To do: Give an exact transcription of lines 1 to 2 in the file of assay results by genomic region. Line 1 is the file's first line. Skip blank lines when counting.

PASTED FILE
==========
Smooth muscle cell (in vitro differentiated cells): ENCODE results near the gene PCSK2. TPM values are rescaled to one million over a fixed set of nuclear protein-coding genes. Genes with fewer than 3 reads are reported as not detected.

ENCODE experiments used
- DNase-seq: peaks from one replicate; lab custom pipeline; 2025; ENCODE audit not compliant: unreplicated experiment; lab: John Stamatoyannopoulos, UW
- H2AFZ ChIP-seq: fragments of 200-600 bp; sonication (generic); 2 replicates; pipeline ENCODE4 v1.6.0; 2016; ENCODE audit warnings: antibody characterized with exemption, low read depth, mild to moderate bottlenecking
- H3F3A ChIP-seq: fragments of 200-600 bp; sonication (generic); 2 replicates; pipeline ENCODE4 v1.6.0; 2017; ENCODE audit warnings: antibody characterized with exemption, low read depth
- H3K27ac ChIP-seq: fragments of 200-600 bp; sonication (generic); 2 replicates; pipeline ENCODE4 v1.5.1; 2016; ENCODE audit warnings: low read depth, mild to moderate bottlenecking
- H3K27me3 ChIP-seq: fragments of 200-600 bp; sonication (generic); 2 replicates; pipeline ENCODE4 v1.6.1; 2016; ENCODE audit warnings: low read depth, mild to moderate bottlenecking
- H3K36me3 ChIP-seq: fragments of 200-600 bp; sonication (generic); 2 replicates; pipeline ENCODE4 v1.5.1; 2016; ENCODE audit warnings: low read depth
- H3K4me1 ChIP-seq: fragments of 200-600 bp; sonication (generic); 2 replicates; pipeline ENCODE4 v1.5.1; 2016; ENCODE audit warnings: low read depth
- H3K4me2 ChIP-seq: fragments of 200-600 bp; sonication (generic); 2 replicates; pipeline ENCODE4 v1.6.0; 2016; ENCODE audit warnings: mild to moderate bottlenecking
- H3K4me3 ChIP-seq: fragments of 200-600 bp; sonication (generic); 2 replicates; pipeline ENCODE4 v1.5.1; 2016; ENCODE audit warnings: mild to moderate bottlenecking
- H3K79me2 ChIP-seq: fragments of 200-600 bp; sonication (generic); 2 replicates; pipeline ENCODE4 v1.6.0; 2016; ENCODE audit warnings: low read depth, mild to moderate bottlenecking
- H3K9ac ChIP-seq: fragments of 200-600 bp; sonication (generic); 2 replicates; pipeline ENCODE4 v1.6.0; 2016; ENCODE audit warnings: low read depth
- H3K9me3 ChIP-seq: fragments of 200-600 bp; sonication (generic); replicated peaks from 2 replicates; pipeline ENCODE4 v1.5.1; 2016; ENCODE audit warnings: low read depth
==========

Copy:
Smooth muscle cell (in vitro differentiated cells): ENCODE results near the gene PCSK2. TPM values are rescaled to one million over a fixed set of nuclear protein-coding genes. Genes with fewer than 3 reads are reported as not detected.

ENCODE experiments used